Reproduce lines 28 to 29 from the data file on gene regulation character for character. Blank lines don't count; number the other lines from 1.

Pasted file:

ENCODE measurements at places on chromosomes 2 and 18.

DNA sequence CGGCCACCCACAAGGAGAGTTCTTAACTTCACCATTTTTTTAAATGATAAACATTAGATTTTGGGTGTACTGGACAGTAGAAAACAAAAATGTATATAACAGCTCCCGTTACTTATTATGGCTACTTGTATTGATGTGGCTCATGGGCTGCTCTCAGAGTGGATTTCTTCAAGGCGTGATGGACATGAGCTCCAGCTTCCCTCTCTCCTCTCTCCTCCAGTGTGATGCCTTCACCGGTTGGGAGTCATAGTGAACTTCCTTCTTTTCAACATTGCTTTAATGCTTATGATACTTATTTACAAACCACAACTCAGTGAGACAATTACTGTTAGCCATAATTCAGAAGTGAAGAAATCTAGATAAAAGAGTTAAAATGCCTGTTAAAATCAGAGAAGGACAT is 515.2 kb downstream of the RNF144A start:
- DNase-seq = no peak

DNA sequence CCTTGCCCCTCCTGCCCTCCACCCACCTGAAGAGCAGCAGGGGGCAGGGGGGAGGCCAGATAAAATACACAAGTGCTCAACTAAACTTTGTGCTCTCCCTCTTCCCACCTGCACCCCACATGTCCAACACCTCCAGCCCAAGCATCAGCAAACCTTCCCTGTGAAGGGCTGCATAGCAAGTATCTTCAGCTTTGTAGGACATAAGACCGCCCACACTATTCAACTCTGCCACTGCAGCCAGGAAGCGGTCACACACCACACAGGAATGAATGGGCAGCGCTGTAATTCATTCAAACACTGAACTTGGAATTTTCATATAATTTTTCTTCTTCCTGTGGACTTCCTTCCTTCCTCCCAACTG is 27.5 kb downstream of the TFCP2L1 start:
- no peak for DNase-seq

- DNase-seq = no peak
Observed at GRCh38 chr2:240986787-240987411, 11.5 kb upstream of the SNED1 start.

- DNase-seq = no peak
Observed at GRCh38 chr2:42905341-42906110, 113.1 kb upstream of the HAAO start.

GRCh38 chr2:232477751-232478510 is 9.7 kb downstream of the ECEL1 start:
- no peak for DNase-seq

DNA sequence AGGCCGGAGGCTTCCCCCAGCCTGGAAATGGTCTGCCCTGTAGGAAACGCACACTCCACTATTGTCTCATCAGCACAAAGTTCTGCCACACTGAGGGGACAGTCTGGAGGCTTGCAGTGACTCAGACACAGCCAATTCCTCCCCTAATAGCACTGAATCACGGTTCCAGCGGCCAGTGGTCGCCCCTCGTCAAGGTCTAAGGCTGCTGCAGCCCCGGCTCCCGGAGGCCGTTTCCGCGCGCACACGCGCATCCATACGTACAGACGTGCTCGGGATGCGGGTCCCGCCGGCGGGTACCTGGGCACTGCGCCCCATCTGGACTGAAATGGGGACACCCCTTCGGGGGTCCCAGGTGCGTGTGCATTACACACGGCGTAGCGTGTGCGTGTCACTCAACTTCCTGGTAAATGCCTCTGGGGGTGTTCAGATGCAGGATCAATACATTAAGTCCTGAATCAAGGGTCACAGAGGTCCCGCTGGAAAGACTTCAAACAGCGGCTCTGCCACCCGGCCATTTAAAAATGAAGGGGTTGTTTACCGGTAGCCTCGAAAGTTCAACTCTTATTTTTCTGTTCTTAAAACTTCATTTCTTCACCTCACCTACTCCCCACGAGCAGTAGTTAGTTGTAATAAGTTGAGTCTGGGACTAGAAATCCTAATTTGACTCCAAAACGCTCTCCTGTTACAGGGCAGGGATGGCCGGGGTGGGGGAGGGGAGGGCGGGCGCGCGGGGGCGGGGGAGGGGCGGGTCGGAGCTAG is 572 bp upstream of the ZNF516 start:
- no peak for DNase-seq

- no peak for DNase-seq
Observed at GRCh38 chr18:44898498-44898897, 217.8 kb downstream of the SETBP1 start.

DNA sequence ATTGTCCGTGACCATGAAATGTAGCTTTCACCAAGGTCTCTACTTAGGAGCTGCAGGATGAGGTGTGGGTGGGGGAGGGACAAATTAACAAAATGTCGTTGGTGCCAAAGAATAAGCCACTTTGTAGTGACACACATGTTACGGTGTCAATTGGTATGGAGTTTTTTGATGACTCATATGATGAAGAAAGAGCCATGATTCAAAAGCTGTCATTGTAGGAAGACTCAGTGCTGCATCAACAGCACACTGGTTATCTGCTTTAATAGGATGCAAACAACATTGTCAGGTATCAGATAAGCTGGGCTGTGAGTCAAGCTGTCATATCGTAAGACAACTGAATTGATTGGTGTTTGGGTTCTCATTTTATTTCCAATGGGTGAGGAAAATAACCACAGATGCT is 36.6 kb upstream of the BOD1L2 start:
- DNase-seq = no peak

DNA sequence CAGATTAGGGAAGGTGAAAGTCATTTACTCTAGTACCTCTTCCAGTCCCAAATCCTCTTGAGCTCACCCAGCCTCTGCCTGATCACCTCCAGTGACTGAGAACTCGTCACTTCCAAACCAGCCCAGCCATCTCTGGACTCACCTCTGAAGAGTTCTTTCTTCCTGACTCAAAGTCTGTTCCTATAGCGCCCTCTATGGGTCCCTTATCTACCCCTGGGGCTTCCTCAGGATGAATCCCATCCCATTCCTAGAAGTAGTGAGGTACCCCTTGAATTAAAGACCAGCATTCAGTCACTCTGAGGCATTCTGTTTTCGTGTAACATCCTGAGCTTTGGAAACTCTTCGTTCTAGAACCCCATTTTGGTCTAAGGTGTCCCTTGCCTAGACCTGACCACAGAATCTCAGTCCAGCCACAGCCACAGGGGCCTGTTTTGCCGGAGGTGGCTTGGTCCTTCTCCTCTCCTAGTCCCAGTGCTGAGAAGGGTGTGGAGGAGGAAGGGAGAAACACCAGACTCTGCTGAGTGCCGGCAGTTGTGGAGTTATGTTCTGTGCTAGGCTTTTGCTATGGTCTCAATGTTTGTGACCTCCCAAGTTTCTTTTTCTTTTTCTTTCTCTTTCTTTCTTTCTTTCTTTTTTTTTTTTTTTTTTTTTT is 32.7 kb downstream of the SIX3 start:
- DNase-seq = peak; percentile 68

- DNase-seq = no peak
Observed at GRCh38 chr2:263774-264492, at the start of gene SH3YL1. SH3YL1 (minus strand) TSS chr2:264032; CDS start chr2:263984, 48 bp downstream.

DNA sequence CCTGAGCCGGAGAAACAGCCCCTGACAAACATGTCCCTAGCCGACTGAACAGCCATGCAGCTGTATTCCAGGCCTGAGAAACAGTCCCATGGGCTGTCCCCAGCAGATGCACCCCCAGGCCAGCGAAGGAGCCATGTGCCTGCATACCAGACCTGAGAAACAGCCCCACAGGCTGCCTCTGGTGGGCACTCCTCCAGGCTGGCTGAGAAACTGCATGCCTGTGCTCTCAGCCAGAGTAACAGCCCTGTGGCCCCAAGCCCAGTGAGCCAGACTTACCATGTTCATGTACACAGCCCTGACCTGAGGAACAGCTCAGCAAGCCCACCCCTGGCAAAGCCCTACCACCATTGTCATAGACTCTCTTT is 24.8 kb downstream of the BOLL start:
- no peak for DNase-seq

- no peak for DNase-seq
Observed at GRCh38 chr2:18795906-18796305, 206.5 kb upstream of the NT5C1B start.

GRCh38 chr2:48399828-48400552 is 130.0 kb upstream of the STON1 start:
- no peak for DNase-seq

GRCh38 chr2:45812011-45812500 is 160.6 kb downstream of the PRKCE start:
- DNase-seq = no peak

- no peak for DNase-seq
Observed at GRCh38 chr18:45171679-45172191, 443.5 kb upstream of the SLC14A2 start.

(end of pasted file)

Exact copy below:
GRCh38 chr2:45812011-45812500 is 160.6 kb downstream of the PRKCE start:
- DNase-seq = no peak